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De-Mystifying the Bank Inspection Process

Bank Inspector

Your client has called with the great news that their loan has been approved, you can now move forward with construction! STOP: The client quickly explains your project must be reviewed and inspected by an approved third-party inspector, also referred to as a bank inspector. WHAT? WHY?

After the market crashed in 2007 and 2008, congress passed the Dodd-Frank Act, a United States federal law that places regulation of the financial industry in the hands of the government. One of the side effects of this act was the necessity for lenders to have projects over a certain value reviewed and monitored by an independent third-party inspector.

Too often this process becomes difficult and, dependent upon the third-party inspector, can become adversarial. Yet it doesn’t have to be, and if performed correctly, a seamless process for all.

Why Do I Need a Third-Party Inspector?

Your client’s lender is required to conduct these reviews and is not choosing to do this. A thorough review of the documents can often benefit not just the bank and owner but also the contractor. These reviews tend to unearth potential problems that can cause the project to go off the rails and sometimes into court.

Once engaged the third-party inspector will ask for the drawings, contracts, budget, geotechnical report, permits, schedule and environmental reports. What is the inspector looking for in this initial review, sometimes referred to as a Plan and Cost Review? Simply put the third-party inspector is looking for any anomalies that would cause the project to not meet the specific performance the bank expects or in the unlikely event the original team cannot complete the project. The third-party inspector will then profess an opinion as to whether the project can be completed within the expected parameters.

When the upfront review is complete the third-party inspector will provide comments to the lender regarding issues found in the documents or concerns with the cost. In most cases those comments will need to be addressed prior to the loan being closed. It is important to remember the faster the necessary information is turned around, the faster the loan can close and construction can begin.

After the loan closes, does the third-party inspector go away? No, the project then moves to the construction draw inspection management phase and in some cases funds control.

What is a Construction Draw Inspection?

Construction draw inspection management is the process that all lenders use to verify the amounts requested in a payment application are consistent with the progress in place on the job site. The contractor submits a payment application and the third-party inspector verifies the percent complete in the field.

Funds control takes this process a step further with the third-party inspector managing the lien waiver process and providing the issuance of the funds.

An organized payment application protocol can assure a smooth funding process. Here are a few simple ways to ensure a smooth payment application process:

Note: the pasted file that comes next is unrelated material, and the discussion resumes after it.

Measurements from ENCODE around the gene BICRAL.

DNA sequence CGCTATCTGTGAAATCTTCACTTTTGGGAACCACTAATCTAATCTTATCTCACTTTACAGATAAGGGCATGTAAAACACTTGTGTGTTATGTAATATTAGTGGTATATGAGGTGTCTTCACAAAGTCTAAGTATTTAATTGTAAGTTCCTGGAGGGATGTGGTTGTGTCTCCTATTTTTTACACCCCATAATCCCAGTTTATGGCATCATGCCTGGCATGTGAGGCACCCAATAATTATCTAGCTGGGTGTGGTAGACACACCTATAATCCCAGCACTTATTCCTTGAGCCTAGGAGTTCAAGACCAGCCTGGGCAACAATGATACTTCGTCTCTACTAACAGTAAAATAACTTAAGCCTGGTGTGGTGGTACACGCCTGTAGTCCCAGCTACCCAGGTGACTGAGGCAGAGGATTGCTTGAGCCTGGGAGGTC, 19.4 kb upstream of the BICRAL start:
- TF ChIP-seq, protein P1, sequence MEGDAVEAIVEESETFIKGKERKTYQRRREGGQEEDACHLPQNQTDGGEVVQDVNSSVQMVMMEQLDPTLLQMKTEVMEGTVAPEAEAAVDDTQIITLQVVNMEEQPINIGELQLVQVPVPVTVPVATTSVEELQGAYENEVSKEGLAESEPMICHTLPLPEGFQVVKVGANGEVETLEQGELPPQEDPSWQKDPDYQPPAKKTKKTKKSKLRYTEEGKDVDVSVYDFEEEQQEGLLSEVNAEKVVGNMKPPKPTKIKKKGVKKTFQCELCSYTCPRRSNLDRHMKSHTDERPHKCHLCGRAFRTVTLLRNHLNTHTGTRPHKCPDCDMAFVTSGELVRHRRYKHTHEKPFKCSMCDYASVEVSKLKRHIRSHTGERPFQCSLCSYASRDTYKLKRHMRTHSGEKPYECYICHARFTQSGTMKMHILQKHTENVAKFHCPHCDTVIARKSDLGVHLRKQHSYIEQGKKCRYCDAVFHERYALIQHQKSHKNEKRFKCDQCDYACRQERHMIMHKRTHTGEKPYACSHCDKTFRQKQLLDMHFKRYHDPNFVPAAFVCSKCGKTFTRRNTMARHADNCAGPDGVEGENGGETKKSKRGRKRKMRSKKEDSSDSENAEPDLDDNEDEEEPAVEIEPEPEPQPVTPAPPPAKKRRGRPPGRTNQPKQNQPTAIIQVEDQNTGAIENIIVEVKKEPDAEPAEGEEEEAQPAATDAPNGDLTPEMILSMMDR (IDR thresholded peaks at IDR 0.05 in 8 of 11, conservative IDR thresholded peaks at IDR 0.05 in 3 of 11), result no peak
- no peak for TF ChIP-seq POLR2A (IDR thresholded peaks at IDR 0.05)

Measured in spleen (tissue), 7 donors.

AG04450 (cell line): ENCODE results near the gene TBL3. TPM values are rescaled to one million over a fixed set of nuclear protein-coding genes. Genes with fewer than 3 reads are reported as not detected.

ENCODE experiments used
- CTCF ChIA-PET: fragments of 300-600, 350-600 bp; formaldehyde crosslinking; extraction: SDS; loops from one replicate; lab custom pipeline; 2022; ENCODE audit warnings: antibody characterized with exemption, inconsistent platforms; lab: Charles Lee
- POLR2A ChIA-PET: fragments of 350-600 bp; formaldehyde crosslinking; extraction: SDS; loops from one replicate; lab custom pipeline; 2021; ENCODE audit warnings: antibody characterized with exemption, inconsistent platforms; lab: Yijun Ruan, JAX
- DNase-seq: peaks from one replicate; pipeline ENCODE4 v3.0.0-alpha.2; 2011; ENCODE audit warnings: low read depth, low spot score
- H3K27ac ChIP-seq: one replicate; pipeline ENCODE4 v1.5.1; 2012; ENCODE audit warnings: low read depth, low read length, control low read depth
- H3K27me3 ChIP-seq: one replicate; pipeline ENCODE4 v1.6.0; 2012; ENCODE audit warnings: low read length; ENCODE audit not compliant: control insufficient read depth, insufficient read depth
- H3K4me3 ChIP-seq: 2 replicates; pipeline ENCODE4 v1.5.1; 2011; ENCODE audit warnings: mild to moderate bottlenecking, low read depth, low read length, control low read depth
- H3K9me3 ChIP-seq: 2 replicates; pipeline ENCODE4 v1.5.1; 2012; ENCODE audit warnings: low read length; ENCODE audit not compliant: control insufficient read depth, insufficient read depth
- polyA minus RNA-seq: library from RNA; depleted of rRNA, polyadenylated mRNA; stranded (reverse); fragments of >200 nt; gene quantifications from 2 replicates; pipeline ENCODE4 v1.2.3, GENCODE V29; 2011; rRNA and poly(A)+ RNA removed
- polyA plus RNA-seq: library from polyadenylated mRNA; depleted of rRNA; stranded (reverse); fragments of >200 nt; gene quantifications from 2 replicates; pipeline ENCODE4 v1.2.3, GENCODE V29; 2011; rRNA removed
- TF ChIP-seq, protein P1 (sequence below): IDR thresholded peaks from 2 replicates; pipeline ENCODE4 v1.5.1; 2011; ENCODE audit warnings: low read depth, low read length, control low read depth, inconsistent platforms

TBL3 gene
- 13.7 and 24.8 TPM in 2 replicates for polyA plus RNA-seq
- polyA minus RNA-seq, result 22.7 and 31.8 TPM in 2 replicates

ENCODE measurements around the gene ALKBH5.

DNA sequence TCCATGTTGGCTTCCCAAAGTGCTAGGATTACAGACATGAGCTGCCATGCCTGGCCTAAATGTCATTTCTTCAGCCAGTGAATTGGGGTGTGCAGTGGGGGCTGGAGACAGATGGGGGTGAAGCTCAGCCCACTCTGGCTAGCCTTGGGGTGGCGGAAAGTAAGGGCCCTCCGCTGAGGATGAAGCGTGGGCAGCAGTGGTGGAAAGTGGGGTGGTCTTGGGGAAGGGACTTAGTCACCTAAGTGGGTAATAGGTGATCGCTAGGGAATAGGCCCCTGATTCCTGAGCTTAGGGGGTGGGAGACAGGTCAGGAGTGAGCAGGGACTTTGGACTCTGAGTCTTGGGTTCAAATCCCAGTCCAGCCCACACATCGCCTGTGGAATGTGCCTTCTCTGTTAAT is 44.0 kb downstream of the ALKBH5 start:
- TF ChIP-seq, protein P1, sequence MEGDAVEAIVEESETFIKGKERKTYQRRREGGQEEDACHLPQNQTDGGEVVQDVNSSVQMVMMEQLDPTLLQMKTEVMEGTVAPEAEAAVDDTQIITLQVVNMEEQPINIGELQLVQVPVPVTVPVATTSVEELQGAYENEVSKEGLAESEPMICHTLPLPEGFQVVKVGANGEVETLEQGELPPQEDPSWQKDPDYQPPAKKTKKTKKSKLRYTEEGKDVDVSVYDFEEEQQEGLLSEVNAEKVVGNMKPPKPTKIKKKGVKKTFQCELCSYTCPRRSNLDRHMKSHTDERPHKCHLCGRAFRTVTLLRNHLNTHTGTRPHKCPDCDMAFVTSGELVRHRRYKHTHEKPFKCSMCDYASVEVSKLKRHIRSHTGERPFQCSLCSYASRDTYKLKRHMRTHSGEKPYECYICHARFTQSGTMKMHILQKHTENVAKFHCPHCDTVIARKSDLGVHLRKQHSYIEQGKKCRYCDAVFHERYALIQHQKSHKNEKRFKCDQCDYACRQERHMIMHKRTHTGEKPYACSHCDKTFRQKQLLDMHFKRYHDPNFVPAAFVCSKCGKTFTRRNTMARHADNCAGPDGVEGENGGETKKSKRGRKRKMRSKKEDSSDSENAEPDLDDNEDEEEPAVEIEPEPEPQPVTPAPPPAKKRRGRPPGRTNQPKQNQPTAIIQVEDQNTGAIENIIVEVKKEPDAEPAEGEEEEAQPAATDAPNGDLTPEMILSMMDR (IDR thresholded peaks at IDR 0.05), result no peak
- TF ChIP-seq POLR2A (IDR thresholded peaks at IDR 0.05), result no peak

• Keep a checklist of all Notice to Owners and gather those lien waivers for the previous month far in advance so they can be turned over in one group with your payment applications.

  • Prepare your payment application with industry standards and recognized documents such as those endorsed by the AIA.

  • Be accurate with your billing assessment. Should the third-party inspector come out and find the line items are billed incorrectly it will slow the funding process down.

  • Double check the calculations on the payment applications – previous payments, retainage, etc.

  • Deliver all change orders in an approved format and ensure they have been properly executed. Account for the source of the funds for these change orders.

Upon receipt of your paperwork, the third-party inspector will come out and conduct a site inspection. During that inspection, they will record a photographic record of progress and evaluate the following:

  • The percentage of completion for each of the individual line items.

  • The status of permits and inspections.

  • All test reports and third-party inspections results.

  • Construction progress in relation to the current schedule.

With the above information in hand, the inspector will issue a report inclusive of citing any issues to the lender. The lender will then use this information to process the funding of the loan.

Always remember that while third-party inspectors protect the lender, their observations can also provide a streamlined process for payment. Ultimately, the lender is seeking assurance the project can be completed for the funds which remain to be disbursed and the collateral is not being impacted by any unforeseen circumstance.

Managing the disbursement of funds for a construction project requires a specific understanding of the complexities associated with construction lending. CCDI has an experienced dedicated team in construction risk management and will monitor this funds control process for you. Contact us to learn more about CCDI, Inc. and how we can assist with your next project.

#ThirdPartyInspector #FundsControl #ConstructionDrawInspection #BankInspection

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